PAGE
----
Solaris Features: Service Management Facility - Part 3: Working with SMF
After so much theory SMF may look a little bit complex but it isn´t. For the admin it´s really simple. You can control the complete startup of the system with just a few commands.
What´s running on the system
At first let´s have a look on all services running on the system:
This is only a short snippet of the configuration. The output of this command is 105 lines long on my system. But you services in several service states in it. For example i hadn´t enabled xvm on my system (makes no sense, as this Solaris is already virtualized, and the smb server is still online.
Let´s look after a certain service
The output is seperated into three columns. The first shows the service state, the second the time of the last start of the service. The last one shows the exact name of the service.
Starting and stoping a service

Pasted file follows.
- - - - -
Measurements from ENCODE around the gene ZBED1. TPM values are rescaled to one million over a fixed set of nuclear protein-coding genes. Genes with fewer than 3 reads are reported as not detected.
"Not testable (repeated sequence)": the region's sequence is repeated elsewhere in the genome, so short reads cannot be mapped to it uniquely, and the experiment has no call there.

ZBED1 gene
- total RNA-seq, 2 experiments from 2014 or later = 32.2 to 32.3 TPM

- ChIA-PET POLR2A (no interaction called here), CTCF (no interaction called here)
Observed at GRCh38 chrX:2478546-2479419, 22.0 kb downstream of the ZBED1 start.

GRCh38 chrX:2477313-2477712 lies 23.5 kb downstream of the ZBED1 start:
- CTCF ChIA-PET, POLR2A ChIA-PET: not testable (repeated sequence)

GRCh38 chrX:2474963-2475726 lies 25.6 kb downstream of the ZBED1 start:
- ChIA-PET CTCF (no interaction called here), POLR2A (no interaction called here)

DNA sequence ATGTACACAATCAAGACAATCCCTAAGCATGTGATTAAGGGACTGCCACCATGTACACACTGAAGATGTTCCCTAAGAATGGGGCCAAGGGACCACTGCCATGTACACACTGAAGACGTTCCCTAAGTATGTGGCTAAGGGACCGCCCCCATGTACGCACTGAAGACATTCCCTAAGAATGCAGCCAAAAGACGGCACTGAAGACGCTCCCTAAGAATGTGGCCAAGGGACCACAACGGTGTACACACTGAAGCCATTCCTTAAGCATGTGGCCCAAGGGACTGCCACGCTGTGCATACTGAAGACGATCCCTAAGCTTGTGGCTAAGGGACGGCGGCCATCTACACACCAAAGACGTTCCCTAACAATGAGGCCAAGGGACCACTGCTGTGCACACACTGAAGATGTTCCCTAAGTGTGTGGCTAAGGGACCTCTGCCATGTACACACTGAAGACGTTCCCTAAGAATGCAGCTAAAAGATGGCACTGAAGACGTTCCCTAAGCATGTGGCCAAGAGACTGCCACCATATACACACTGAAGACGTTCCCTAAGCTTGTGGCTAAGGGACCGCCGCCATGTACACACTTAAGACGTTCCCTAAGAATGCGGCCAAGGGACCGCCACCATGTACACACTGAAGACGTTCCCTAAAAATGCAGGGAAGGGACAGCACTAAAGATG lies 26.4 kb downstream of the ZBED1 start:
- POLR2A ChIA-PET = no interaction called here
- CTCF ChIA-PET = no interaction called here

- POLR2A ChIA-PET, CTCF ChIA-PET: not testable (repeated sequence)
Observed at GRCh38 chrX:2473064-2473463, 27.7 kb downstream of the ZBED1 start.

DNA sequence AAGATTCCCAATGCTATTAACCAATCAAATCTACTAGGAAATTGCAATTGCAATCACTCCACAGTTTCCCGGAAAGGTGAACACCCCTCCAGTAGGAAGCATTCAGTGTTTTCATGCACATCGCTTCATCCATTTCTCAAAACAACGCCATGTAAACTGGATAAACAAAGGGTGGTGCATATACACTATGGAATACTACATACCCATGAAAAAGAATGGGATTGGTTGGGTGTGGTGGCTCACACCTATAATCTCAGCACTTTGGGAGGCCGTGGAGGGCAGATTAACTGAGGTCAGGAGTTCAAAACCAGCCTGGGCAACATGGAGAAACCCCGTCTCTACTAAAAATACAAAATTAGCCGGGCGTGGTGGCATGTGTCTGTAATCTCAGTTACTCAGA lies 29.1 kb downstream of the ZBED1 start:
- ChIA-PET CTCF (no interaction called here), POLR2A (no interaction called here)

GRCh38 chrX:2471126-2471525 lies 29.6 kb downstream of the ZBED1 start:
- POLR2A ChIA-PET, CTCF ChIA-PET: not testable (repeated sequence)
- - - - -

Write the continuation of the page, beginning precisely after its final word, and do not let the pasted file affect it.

Okay, but how do i start the service, how do i use all this stuff:let´s assume, you want to disable sendmail. At first we check the current state:
Now we disable the service. It´s really straight forward:
Let´s check the state again.
Okay, a few days later we realize that we need the sendmail service on the system. No problem we enable it again:
The service runs again. Okay, we want to restart the service. This is quite simple, too
Did you notice the change in the STIME column. The service has restarted. By the way: STIME doesn´t stand for “start time”. It´s a short form for “State Time”. It shows, when the actual state of the services was entered.
Okay, now let´s do some damage to the system. We move the config file for sendmail, the glorious sendmail.cf. The source of many major depressions under sys admins.
Okay, the service went in the offline state. Offline? At first, the maintainance state would look more sensible. But let´s have a look in some diagnostic informations. With svcs -x you can print out fault messages regaring services.
The SMF didn´t even try to start the service. There is an dependency implicit to the service.
But how do i find out the dependencies between services. The svcadm commands comes to help:
The -d switch shows you all services, on which the service depends. In this example we check this for the ssh daemon.